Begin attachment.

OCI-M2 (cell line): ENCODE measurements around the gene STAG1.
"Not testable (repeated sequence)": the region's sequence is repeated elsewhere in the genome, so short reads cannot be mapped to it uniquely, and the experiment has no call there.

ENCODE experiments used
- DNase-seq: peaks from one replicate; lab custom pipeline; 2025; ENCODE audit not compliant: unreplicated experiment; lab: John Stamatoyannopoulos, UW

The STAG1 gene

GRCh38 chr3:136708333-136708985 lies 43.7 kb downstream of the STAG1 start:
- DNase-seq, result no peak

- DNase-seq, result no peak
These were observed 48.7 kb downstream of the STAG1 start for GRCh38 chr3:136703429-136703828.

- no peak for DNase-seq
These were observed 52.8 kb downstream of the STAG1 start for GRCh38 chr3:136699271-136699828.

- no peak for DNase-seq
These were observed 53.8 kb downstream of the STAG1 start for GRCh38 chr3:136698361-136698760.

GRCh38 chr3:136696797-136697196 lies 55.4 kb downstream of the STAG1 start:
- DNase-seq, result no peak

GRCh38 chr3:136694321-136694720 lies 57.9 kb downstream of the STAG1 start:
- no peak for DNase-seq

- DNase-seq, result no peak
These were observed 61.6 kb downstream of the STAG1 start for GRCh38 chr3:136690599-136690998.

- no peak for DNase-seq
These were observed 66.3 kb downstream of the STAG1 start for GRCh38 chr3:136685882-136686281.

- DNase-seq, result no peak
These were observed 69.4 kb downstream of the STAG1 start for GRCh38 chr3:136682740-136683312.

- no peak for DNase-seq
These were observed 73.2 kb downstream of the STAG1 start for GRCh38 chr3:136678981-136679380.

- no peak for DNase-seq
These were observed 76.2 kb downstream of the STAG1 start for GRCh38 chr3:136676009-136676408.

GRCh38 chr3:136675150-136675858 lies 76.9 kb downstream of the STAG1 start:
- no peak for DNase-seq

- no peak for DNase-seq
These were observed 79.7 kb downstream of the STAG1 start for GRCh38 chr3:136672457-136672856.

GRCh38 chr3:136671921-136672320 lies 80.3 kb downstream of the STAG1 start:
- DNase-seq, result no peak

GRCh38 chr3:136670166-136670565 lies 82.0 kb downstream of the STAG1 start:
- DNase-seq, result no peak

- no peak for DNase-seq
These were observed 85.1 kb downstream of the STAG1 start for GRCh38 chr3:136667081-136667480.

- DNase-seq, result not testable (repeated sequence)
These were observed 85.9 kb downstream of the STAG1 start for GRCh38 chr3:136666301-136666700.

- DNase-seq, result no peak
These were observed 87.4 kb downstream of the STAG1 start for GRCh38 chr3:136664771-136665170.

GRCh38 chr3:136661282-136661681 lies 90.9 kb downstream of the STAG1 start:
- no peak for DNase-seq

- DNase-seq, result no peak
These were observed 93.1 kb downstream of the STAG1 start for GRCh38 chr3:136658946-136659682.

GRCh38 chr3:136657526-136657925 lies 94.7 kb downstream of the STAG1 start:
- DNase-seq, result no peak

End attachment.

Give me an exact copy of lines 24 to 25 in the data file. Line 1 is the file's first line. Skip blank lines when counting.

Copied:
- no peak for DNase-seq
These were observed 73.2 kb downstream of the STAG1 start for GRCh38 chr3:136678981-136679380.